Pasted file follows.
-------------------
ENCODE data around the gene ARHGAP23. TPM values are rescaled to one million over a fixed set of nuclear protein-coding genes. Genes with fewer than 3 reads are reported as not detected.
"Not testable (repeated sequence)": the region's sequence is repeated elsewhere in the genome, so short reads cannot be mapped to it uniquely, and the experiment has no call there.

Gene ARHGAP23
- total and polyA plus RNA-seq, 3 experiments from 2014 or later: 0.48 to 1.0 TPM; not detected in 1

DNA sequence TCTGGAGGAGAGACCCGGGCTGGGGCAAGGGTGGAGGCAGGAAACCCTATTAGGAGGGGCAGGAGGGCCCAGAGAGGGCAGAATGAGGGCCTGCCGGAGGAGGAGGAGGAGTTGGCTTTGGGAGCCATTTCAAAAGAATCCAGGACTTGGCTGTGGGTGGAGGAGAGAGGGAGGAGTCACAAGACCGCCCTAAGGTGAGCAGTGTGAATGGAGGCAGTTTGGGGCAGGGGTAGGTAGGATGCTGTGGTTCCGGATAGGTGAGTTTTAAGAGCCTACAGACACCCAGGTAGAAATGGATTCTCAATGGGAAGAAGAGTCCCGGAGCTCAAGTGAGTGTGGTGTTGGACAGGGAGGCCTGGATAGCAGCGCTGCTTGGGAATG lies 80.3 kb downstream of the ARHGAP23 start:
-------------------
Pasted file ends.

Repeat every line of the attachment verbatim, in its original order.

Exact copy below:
ENCODE data around the gene ARHGAP23. TPM values are rescaled to one million over a fixed set of nuclear protein-coding genes. Genes with fewer than 3 reads are reported as not detected.
"Not testable (repeated sequence)": the region's sequence is repeated elsewhere in the genome, so short reads cannot be mapped to it uniquely, and the experiment has no call there.

Gene ARHGAP23
- total and polyA plus RNA-seq, 3 experiments from 2014 or later: 0.48 to 1.0 TPM; not detected in 1

DNA sequence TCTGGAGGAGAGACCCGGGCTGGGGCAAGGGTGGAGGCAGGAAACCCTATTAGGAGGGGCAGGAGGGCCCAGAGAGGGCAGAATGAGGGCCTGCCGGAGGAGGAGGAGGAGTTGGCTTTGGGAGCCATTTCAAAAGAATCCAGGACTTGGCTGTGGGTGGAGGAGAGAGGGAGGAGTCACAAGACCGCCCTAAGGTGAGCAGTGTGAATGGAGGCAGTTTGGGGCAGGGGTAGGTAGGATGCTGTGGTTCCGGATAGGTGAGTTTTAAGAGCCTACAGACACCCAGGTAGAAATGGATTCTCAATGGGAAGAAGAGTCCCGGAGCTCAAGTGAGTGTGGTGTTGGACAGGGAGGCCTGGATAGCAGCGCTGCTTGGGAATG lies 80.3 kb downstream of the ARHGAP23 start: